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The preamble

We're implementing a MVC2 site that needs to consume an external API via https (We cannot use WCF or even old-style SOAP WebServices, I'm afraid). We're using AsyncController wherever we need to communicate with the API, and everything is running fine so far.

Some scenarios have come up where we need to make multiple API calls in series, using results from one step to perform the next.

The general pattern (simplified for demonstration purposes) so far is as follows:

public class WhateverController : AsyncController
{
    public void DoStuffAsync(DoStuffModel data)
    {
        AsyncManager.OutstandingOperations.Increment();
        var apiUri = API.getCorrectServiceUri();
        var req = new WebClient();
        req.DownloadStringCompleted += (sender, e) =>
        {
            AsyncManager.Parameters["result"] = e.Result;
            AsyncManager.OutstandingOperations.Decrement();
        };
        req.DownloadStringAsync(apiUri);
    }

    public ActionResult DoStuffCompleted(string result)
    {
        return View(result);
    }
}

We have several Actions that need to perform API calls in parallel working just fine already; we just perform multiple requests, and ensure that we increment AsyncManager.OutstandingOperations correctly.

The scenario

To perform multiple API service requests in series, we presently are calling the next step within the event handler for the first request's DownloadStringCompleted. eg,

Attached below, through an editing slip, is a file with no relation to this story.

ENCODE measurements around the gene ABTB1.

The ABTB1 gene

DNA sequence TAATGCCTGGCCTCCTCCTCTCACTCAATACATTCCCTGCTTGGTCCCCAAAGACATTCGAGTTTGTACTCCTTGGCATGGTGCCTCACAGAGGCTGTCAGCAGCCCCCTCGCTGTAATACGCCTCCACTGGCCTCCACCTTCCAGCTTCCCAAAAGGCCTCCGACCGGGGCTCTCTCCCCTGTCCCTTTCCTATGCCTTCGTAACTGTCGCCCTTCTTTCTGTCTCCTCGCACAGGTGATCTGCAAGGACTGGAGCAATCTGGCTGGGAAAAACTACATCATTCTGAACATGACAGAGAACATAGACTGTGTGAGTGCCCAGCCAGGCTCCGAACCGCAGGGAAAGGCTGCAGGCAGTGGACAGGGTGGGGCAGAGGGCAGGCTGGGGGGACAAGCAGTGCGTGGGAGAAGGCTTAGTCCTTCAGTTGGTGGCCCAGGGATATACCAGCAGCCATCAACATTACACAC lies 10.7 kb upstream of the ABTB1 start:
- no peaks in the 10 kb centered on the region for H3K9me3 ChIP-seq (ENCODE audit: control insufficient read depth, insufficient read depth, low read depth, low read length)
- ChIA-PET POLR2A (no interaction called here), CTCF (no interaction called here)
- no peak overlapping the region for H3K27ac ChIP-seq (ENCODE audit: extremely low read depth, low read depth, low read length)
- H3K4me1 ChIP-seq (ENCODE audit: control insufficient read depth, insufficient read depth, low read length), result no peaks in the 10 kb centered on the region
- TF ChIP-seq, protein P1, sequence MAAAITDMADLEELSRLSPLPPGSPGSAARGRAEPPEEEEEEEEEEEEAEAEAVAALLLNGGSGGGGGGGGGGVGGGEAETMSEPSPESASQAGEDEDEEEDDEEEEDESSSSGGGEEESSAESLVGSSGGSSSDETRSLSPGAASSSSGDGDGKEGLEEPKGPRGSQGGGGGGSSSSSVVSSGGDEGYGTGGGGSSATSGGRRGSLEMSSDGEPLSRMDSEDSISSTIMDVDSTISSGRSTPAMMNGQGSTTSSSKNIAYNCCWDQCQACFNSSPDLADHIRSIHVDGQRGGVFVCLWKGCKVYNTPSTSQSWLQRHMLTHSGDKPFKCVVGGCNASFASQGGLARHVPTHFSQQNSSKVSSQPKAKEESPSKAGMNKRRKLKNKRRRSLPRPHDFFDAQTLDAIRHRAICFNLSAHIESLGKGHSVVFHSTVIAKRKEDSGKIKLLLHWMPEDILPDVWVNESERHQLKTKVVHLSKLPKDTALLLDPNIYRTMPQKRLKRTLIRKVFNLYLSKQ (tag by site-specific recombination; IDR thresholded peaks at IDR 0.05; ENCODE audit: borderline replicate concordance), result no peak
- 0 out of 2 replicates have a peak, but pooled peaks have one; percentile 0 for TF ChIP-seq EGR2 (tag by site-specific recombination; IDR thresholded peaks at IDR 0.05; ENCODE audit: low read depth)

req.DownloadStringCompleted += (sender, e) =>
{
    AsyncManager.Parameters["step1"] = e.Result;
    OtherActionAsync(e.Result);
    AsyncManager.OutstandingOperations.Decrement();
}

where OtherActionAsync is another action defined in this same controller following the same pattern as defined above.

The question

Can calling other async actions from within the event handler cause a possible race when accessing values within AsyncManager?

I tried looking around MSDN but all of the commentary about AsyncManager.Sync() was regarding the BeginMethod/EndMethod pattern with IAsyncCallback. In that scenario, the documentation warns about potential race conditions.

We don't need to actually call another action within the controller, if that is off-putting to you. The code to build another WebClient and call .DownloadStringAsync() on that could just as easily be placed within the event handler of the first request. I have just shown it like that here to make it slightly easier to read.

Hopefully that makes sense! If not, please leave a comment and I'll attempt to clarify anything you like.

Thanks!

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Is OtherActionAsync(e.Result) even going to be called asynchronously in this example? Won't it be called synchronously when WebClient finishes downloading the string? –  JimmyP Sep 7 '11 at 4:32
    
It will include another call to .DownloadStringAsync(), which will have its own DownloadStringCompleted event handler. –  rejj Sep 7 '11 at 4:48
    
Hmm ok I'm still struggling to see where you're race condition is sorry. As long as OutstandingOperations is incremented and decremented properly then all values should be available in DoStuffCompleted –  JimmyP Sep 7 '11 at 4:58
    
I'm not sure if the event handlers are guaranteed to execute in the same thread or not, and if they need to call AsyncManager.Sync() or not to ensure they are working on the same .Parameters (and same .OutstandingOperations) –  rejj Sep 7 '11 at 5:01
    
From your code example, it is not clear what the OtherActionAsync is doing. Are you incrementing the outstanding operations again when you initiate another request? ASP.NET invokes the ActionCompleted method as soon as the pending async operations becomes 0. –  Charles Prakash Dasari Sep 7 '11 at 6:33

1 Answer 1

up vote 0 down vote accepted

It turns out the answer is "No".

(for future reference incase anyone comes across this question via a search)

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